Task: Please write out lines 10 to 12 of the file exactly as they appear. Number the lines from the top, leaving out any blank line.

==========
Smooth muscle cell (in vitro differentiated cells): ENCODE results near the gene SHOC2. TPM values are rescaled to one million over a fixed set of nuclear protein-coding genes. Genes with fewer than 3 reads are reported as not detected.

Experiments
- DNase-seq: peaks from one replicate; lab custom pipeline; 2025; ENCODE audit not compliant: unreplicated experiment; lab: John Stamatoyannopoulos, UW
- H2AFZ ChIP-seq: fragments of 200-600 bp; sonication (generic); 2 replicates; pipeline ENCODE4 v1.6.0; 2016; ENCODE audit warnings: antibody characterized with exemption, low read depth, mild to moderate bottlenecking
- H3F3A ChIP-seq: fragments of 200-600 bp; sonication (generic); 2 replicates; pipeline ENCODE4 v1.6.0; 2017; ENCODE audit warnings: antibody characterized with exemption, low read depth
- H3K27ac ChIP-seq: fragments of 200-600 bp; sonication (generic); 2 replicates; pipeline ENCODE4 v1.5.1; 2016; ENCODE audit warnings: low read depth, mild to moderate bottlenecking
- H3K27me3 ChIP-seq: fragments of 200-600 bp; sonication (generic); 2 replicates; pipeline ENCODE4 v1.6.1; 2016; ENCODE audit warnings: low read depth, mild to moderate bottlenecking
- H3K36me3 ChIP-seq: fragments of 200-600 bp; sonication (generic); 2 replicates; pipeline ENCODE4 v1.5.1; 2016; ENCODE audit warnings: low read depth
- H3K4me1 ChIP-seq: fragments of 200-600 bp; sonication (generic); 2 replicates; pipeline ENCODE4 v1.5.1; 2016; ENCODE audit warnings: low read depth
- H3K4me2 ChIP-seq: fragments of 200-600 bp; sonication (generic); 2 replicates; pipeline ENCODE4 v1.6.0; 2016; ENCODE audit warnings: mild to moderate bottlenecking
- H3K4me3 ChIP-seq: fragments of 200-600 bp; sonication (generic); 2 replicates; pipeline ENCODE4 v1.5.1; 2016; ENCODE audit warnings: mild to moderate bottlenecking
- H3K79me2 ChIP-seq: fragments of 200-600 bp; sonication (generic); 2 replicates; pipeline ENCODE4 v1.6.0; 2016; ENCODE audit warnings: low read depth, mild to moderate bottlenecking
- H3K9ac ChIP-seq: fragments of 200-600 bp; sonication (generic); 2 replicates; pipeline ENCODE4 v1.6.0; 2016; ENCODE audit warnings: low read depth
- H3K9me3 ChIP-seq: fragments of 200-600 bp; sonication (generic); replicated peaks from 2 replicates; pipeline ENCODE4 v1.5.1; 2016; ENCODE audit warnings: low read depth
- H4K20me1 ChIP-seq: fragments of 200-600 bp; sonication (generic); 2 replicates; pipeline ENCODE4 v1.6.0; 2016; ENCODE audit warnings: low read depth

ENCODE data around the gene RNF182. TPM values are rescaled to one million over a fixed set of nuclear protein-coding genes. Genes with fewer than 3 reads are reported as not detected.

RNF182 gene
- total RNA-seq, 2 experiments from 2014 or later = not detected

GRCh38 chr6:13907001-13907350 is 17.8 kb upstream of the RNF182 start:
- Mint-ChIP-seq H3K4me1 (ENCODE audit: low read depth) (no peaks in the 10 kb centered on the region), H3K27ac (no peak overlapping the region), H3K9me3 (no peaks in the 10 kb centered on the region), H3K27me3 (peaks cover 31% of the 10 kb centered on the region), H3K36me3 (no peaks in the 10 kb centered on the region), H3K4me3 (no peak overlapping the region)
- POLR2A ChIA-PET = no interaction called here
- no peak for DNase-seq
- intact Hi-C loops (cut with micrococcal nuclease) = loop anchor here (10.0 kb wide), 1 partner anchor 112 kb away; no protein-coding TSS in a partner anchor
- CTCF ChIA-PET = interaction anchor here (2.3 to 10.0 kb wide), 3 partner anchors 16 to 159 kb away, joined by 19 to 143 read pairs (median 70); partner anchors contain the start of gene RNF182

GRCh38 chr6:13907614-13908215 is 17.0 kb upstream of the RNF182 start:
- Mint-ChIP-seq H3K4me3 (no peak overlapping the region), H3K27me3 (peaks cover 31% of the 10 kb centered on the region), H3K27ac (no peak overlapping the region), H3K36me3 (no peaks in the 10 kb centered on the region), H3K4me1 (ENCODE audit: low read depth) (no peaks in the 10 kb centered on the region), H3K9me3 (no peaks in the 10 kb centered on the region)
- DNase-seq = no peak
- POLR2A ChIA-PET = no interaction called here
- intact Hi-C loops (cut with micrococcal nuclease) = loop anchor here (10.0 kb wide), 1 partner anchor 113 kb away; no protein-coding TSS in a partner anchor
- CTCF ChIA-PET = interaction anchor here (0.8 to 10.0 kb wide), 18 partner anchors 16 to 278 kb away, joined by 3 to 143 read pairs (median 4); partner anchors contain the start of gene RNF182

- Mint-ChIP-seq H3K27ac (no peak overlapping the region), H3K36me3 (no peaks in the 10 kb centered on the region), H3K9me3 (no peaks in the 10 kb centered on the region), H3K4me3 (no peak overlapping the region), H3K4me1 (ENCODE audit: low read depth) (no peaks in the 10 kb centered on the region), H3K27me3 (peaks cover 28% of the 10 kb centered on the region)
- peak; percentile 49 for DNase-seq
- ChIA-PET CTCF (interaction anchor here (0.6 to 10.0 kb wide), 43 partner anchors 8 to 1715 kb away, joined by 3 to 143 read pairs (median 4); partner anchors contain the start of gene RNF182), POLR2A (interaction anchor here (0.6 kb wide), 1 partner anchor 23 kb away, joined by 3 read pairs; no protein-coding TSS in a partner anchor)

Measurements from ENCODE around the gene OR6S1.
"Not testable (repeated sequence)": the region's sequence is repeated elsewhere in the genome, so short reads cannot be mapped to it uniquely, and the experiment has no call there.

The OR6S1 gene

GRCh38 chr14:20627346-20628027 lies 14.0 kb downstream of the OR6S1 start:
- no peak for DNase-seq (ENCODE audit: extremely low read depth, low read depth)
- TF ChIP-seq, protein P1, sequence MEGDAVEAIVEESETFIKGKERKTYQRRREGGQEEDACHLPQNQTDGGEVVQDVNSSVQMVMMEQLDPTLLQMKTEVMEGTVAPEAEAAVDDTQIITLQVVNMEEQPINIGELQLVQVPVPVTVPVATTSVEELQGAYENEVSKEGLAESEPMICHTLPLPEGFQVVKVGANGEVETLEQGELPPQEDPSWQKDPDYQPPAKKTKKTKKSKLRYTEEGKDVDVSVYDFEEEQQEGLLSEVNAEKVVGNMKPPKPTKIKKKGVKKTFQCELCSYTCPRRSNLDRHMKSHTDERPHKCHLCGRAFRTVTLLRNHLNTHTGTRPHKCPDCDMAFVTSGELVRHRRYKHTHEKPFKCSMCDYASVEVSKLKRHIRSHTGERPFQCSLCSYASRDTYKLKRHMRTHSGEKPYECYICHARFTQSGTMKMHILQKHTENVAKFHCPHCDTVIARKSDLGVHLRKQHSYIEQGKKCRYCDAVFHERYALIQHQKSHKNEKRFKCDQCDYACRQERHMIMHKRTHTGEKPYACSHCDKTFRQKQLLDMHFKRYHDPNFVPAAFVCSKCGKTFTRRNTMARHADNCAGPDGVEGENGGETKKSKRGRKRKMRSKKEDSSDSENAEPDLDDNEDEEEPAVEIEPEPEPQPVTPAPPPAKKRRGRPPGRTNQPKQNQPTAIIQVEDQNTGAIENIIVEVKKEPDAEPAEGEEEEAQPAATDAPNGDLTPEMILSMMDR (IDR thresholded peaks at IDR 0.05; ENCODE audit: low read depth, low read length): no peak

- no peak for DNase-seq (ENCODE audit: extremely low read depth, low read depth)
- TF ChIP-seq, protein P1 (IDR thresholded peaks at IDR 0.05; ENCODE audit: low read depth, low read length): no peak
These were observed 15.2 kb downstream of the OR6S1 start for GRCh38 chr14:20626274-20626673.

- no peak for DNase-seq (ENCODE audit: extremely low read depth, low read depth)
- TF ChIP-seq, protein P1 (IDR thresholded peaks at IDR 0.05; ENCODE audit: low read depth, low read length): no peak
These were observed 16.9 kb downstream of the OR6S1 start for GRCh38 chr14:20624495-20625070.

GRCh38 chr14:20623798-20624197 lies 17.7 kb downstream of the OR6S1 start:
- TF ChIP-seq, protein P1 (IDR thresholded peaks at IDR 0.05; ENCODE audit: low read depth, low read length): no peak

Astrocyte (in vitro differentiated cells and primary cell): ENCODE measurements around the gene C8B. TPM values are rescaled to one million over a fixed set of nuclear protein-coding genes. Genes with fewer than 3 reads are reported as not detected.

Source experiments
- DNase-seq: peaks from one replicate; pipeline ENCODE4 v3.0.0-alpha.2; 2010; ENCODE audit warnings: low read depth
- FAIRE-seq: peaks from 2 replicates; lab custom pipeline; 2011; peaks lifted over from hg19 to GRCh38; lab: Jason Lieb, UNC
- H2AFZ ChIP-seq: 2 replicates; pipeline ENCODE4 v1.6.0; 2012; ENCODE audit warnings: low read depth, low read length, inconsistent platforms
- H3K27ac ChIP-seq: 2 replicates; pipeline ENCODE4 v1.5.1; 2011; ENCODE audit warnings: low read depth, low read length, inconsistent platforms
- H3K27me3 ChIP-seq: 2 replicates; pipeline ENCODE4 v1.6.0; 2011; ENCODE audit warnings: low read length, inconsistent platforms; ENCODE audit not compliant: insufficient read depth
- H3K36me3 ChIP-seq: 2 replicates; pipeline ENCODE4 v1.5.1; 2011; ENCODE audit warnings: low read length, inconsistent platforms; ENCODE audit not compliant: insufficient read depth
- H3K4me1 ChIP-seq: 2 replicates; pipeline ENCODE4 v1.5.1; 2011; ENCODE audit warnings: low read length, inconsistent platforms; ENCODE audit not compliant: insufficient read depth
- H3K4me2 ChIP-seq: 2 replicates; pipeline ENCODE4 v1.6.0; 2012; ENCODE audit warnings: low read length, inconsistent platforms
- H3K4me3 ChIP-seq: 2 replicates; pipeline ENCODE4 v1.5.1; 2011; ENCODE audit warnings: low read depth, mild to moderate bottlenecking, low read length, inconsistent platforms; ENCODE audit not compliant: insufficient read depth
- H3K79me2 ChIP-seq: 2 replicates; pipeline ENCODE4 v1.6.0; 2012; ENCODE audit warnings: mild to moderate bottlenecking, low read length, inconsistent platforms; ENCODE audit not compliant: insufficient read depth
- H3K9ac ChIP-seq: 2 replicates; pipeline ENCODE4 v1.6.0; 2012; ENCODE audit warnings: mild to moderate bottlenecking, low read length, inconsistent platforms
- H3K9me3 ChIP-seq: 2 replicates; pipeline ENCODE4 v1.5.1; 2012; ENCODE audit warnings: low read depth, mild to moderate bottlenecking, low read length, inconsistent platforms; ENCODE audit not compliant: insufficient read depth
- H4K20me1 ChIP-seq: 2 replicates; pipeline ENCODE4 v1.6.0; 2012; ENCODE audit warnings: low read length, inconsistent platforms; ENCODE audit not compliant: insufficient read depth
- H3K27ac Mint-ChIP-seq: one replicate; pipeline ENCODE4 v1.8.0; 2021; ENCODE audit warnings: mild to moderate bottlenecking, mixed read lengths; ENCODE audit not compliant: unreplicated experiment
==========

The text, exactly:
- H3K4me2 ChIP-seq: fragments of 200-600 bp; sonication (generic); 2 replicates; pipeline ENCODE4 v1.6.0; 2016; ENCODE audit warnings: mild to moderate bottlenecking
- H3K4me3 ChIP-seq: fragments of 200-600 bp; sonication (generic); 2 replicates; pipeline ENCODE4 v1.5.1; 2016; ENCODE audit warnings: mild to moderate bottlenecking
- H3K79me2 ChIP-seq: fragments of 200-600 bp; sonication (generic); 2 replicates; pipeline ENCODE4 v1.6.0; 2016; ENCODE audit warnings: low read depth, mild to moderate bottlenecking